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Shorthanded Sixers’ inspired effort falls short against defending-champion Bucks | Analysis

With a team missing four players to COVID-19 protocols, the gritty Sixers put up quite a fight.

Sixers center Andre Drummond drives on Bucks Bobby Portis during the third quarter at the Wells Fargo Center.
Sixers center Andre Drummond drives on Bucks Bobby Portis during the third quarter at the Wells Fargo Center.Read moreSTEVEN M. FALK / Staff Photographer

The Wells Fargo Center crowd rose to cheer at the end of Tuesday’s first quarter, an acknowledgment of the 76ers’ small victory.

Those same spectators then leaped to their feet just before the third-quarter buzzer, when a tip-in by Andre Drummond put the Sixers back on top of the Milwaukee Bucks by two points.

Then, they chanted “DE-FENSE!” with 6 minutes, 21 seconds to play, after a bucket by Shake Milton had given the Sixers a one-point advantage.

“I don’t know if anything surprised me with these guys,” said coach Doc Rivers. “They just play hard. They try to figure it out.”

But the severely shorthanded Sixers, on the second night of a back-to-back set, could not sustain the celebration with the NBA champions in the building. The Bucks made enough plays down the stretch and got 31 points, 16 rebounds and four assists from megastar Giannis Antetokounmpo to top the hosts, 118-109.

Still, the Sixers (8-4) put together another inspired performance against one of the league’s elite. They built a 13-point first-half advantage, hung around in the third after the Bucks seized the lead, made a charge late in that period and had a one-point lead with less than five minutes to play before Milwaukee pulled away late.

Sixers stars Joel Embiid and Tobias Harris, plus Matisse Thybulle and Isaiah Joe, remained out due to health and safety protocols. Sharpshooting guard Seth Curry also missed Tuesday’s game with a foot contusion. Tuesday’s effort came one night after the Sixers clawed back from 19 down against the Knicks but could not get over the hump in a 103-96 defeat.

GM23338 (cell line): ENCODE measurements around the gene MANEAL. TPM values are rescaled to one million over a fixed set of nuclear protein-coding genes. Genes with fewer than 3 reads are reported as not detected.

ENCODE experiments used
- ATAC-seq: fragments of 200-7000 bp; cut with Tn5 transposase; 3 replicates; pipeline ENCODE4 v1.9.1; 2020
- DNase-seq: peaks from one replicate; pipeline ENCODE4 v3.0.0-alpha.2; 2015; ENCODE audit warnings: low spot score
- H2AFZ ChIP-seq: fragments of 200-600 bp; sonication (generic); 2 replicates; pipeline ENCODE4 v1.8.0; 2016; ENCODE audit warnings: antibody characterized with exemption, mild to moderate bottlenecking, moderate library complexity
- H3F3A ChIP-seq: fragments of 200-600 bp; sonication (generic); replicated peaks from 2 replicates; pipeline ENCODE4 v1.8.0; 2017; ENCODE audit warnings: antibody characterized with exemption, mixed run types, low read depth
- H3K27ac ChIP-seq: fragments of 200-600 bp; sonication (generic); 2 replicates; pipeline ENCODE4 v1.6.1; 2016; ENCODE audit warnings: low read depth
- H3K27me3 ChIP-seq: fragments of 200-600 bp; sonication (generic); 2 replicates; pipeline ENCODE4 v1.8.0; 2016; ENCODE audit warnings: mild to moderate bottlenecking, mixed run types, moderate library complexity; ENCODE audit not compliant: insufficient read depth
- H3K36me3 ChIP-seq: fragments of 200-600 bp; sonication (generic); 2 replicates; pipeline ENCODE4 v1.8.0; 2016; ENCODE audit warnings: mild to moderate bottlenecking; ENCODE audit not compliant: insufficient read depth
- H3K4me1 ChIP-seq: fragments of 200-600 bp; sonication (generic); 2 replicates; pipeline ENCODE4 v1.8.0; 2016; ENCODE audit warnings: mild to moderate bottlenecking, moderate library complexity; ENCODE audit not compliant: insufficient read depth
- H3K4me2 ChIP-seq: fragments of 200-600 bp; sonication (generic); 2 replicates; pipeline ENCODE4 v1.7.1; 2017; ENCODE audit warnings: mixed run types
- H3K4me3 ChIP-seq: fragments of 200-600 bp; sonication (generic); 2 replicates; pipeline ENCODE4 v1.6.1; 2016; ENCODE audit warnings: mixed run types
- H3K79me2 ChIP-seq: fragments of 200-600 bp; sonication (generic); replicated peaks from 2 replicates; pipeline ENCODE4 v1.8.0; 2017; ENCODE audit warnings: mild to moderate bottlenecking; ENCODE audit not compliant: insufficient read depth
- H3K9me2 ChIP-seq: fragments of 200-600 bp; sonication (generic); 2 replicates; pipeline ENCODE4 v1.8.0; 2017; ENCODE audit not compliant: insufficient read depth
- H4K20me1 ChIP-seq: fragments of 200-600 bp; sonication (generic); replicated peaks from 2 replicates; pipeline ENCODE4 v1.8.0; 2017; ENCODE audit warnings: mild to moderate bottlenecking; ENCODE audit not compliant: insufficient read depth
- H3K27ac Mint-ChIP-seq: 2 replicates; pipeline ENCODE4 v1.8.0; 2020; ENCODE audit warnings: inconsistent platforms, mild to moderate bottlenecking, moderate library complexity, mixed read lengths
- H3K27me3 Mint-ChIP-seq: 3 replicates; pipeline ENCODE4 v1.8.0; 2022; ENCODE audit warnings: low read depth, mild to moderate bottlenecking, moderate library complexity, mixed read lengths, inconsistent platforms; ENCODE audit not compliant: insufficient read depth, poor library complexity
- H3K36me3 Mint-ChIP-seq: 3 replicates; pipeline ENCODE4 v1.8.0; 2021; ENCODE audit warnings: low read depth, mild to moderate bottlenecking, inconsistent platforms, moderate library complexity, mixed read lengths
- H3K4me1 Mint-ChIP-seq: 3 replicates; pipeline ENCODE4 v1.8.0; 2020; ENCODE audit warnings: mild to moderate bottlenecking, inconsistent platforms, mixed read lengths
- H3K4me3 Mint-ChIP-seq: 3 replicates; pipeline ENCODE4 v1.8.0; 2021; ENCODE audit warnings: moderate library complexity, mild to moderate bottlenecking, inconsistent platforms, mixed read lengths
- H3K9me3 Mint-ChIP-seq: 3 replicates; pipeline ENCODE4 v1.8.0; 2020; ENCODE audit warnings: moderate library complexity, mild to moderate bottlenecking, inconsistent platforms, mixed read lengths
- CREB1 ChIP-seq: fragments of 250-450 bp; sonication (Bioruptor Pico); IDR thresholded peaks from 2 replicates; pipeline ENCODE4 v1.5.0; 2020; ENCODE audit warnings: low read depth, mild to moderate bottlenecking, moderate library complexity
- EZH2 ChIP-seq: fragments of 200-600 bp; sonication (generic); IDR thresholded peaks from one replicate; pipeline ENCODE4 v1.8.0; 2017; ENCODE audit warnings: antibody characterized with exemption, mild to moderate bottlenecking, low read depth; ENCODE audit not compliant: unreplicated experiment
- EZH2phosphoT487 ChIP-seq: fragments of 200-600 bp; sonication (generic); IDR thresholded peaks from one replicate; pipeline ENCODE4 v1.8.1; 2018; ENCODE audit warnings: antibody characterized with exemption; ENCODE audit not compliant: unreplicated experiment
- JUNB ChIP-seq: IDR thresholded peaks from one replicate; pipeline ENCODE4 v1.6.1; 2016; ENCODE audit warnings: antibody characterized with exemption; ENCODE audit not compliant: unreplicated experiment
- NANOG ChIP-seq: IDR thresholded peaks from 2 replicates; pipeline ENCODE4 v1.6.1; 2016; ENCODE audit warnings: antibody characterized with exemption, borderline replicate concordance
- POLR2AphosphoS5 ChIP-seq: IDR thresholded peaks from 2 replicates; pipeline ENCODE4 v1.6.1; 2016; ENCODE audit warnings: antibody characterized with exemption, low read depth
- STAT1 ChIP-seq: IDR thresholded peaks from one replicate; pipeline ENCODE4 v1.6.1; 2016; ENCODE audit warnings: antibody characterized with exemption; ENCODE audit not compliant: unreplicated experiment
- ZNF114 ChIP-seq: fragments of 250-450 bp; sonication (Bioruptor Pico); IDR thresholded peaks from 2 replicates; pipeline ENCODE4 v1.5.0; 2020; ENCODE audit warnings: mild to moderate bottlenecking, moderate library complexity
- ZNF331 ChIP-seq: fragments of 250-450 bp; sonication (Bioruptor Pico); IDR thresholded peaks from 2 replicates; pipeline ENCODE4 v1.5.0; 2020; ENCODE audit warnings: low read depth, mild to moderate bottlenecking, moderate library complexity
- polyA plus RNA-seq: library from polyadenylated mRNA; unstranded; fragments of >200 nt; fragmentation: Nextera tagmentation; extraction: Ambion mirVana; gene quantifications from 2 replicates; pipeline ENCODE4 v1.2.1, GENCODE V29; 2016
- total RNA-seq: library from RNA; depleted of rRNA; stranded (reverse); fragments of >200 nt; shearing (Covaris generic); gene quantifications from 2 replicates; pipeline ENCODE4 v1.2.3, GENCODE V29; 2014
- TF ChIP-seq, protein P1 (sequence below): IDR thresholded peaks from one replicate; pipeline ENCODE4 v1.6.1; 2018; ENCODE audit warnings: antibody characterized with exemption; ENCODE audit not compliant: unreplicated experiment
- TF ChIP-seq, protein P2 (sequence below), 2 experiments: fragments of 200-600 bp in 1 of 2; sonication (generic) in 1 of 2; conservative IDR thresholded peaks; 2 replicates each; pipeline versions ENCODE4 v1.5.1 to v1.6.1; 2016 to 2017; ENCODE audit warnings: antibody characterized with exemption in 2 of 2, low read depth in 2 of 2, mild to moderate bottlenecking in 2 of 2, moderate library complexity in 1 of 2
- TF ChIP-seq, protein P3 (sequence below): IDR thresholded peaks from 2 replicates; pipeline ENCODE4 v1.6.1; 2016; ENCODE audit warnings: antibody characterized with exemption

“Last night and tonight we had chances,” Rivers said. “It’s an opportunity to grow, an opportunity to get better. I mean, I’m not down about the loss. But you either do one or two things in a competition —you either win the game or you lose the game. Period. We gave ourselves a chance to win the game in both, and there’s something to be taken from that, so we do learn a lot. But we didn’t win the games, and that’s a fact.”

The Sixers have followed their surprising six-game winning streak with a two-game skid. They will aim to get back on the winning track Thursday against Toronto, before departing for a season-long six-game road trip beginning Saturday at Indiana.

Maxey’s outburst

With about four minutes left in the first quarter, Danny Green swung a pass to Tyrese Maxey in the right corner and said something to his teammate. Green reminded Maxey to take the open look and Maxey obliged, draining the three-pointer to give the Sixers a 26-20 lead.

“He’s on me every single game about shooting the ball,” Maxey said. “ ... I’m trying to listen and become more comfortable and do whatever it takes to help the team. That’s sometimes going take me shooting open shots, and it’s gonna open it up for other guys.”

That was part of a 17-point outburst in the first for Maxey, the highest scoring total in a quarter in his young career. And it ignited a 31-point effort, the second-highest of his career, including a go-ahead layup with less than six minutes to play.

“Tyrese was sensational tonight,” Rivers said. “[He] kept attacking.”